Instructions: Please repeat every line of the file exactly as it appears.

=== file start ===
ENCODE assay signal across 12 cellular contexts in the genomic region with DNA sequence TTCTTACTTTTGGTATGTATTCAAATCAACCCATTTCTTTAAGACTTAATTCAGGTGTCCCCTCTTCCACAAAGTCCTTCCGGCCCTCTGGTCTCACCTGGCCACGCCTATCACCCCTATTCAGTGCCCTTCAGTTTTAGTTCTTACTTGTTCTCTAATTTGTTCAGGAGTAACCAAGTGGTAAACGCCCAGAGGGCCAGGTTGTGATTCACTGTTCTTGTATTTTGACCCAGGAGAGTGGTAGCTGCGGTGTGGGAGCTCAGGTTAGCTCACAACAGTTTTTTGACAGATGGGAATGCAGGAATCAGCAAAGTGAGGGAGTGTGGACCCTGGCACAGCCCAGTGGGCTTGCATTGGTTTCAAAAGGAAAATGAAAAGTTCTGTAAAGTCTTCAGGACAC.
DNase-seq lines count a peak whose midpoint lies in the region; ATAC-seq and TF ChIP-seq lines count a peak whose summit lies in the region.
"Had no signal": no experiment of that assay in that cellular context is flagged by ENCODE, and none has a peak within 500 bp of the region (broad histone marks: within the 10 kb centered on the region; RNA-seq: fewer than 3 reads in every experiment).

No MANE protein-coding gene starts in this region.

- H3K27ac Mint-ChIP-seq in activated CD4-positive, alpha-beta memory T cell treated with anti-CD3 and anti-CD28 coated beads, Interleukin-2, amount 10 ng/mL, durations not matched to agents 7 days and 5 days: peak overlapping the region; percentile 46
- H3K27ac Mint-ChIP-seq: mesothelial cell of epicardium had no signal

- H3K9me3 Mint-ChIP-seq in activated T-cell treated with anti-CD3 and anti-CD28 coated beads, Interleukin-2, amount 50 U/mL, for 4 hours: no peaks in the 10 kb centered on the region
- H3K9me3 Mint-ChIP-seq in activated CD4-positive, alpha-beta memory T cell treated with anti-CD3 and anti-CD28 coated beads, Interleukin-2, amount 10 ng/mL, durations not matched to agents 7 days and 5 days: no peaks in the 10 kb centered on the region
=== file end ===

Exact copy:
ENCODE assay signal across 12 cellular contexts in the genomic region with DNA sequence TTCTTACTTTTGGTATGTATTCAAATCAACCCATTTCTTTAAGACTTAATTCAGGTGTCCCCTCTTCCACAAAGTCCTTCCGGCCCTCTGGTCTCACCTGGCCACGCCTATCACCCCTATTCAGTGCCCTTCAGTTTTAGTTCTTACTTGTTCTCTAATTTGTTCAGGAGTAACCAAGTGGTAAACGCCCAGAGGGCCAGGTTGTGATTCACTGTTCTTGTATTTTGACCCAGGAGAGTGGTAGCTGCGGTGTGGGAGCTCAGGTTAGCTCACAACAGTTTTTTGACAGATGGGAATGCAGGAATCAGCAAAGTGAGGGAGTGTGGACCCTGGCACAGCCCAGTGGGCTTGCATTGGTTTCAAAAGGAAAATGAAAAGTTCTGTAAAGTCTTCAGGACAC.
DNase-seq lines count a peak whose midpoint lies in the region; ATAC-seq and TF ChIP-seq lines count a peak whose summit lies in the region.
"Had no signal": no experiment of that assay in that cellular context is flagged by ENCODE, and none has a peak within 500 bp of the region (broad histone marks: within the 10 kb centered on the region; RNA-seq: fewer than 3 reads in every experiment).

No MANE protein-coding gene starts in this region.

- H3K27ac Mint-ChIP-seq in activated CD4-positive, alpha-beta memory T cell treated with anti-CD3 and anti-CD28 coated beads, Interleukin-2, amount 10 ng/mL, durations not matched to agents 7 days and 5 days: peak overlapping the region; percentile 46
- H3K27ac Mint-ChIP-seq: mesothelial cell of epicardium had no signal

- H3K9me3 Mint-ChIP-seq in activated T-cell treated with anti-CD3 and anti-CD28 coated beads, Interleukin-2, amount 50 U/mL, for 4 hours: no peaks in the 10 kb centered on the region
- H3K9me3 Mint-ChIP-seq in activated CD4-positive, alpha-beta memory T cell treated with anti-CD3 and anti-CD28 coated beads, Interleukin-2, amount 10 ng/mL, durations not matched to agents 7 days and 5 days: no peaks in the 10 kb centered on the region